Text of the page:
Pleasanton's East Side 'Vision' plan has meritAmong the priorities the newly constituted Pleasanton City Council will consider this year is the planning now under way for 1,000 acres of lakes and largely undeveloped land east of Valley Avenue and along Stanley Boulevard. Considered by some as Pleasanton's "last frontier," this acreage is under study by the council-appointed East Pleasanton Specific Plan Task Force, an 18-member group under the guidance of Brian Dolan, director of community development, and Janice Stern, the city's planning manager. The task force, which has been meeting since last fall, is off to a rocky start with Mayor Jerry Thorne on Tuesday criticizing its "Draft Vision Statement" as reading more like an instruction manual than a broader, less specific look at what this frontier might look like in future years. Thorne and the council also agreed that elected members of the City Council should not sit on task forces or other committees and commissions whose recommendations ultimately will be decided by the council.
Still, the detailed Vision Statement for this East Side "frontier" has relevance in that it may offer housing sites far removed from built-up neighborhoods to provide the hundreds more affordable, high density housing units expected to be required by state authorities and low income housing advocates. The council recently rezoned 75 acres of land to meet its current obligations for more affordable housing. A new order by the Association of Bay Area Governments (ABAG) and state housing administrators is due next year, and even more affordable housing requirements are likely to be made later in the decade and well into the 2020s. This East Side tract, which has less than 500 acres of buildable acreage, should be among the council's priorities as this new specific plan is developed.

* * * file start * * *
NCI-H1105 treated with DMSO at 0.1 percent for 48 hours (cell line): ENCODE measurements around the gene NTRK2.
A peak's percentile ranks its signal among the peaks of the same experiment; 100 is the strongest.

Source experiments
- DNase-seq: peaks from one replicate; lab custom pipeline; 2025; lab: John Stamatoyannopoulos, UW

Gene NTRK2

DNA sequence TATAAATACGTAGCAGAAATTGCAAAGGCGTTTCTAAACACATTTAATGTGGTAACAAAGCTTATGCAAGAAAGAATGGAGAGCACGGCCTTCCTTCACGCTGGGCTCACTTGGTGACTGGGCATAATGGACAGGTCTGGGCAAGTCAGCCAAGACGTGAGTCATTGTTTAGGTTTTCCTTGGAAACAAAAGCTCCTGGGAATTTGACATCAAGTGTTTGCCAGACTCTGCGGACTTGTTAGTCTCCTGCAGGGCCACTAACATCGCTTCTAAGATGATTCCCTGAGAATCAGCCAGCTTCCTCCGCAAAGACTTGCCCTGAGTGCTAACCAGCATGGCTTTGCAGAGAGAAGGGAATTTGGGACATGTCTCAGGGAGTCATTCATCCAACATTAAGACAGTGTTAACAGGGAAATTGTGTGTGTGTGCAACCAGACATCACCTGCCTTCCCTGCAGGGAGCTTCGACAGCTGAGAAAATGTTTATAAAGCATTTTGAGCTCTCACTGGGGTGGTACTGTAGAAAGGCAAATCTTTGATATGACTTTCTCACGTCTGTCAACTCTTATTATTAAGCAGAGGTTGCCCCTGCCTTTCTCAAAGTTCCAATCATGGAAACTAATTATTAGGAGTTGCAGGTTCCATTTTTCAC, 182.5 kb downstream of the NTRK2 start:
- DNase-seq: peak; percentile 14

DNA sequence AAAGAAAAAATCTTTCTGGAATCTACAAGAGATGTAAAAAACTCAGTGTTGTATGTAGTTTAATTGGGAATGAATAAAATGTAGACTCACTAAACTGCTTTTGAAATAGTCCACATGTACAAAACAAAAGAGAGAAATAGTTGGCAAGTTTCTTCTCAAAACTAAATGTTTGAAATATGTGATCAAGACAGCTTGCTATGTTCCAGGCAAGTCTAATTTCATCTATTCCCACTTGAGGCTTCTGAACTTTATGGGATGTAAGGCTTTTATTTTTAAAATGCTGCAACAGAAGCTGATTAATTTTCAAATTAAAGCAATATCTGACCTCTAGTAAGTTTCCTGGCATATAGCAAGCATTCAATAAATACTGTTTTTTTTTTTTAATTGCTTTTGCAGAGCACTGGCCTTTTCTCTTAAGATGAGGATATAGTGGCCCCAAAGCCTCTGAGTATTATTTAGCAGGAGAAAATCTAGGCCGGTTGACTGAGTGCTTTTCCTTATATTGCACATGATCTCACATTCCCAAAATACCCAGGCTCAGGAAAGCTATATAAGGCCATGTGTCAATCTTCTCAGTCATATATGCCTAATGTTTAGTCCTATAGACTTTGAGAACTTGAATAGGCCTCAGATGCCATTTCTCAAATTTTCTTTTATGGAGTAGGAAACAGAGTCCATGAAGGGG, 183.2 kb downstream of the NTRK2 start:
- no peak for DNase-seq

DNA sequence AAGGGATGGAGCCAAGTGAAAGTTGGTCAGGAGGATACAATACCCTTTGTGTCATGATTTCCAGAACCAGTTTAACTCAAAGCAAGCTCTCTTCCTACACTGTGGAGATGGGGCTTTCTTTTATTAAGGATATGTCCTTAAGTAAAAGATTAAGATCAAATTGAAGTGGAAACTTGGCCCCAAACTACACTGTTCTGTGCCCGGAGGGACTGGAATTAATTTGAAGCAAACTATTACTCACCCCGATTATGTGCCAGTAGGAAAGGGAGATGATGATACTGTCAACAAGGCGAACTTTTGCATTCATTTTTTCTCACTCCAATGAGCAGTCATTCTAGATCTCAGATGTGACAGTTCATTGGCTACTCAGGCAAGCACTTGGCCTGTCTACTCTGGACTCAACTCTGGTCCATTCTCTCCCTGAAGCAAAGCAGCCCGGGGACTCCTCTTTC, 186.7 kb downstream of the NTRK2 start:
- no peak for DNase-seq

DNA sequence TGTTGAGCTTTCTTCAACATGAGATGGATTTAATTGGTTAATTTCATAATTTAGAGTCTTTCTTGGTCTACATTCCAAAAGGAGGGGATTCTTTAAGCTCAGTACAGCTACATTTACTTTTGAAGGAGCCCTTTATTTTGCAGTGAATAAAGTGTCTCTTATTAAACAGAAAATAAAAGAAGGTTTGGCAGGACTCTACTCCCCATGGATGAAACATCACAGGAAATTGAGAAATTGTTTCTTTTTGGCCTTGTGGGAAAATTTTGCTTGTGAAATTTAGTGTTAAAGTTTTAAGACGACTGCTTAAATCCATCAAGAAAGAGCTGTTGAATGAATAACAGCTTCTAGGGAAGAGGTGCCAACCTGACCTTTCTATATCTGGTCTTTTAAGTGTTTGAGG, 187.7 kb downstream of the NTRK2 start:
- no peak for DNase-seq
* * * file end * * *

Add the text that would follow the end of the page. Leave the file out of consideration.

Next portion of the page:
The task force's Vision Statement, notwithstanding Thorne's abrupt critique, offers good suggestions for pondering. It recommends continuing with the long-planned extension of El Charro Road from I-580 to Stanley Boulevard, with at least one connecting artery, Busch Road, to move traffic from Valley Avenue to this new eastern border. That would invite more development, including retail centers and light industrial uses as well as apartments. There's even the thought of adding another ACE train station at El Charro and Busch, plus plans for more sports fields and parks, some along the banks of several large lakes that Zone 7 plans to use for water retention. Development should orient toward and take advantage of the lake environment.
The task force seems determined to plan this new frontier to benefit the entire community, integrating the Ironwood residential community at Busch and Valley, and possibly moving the city's Operations Center and the Pleasanton Garbage Service's recycling center to more remote locations. So far, the work of the task force is on target with the focus in its Vision Statement on providing the right balance of housing, recreation and commercial uses to allow for the continued population growth of Pleasanton and our changing community needs.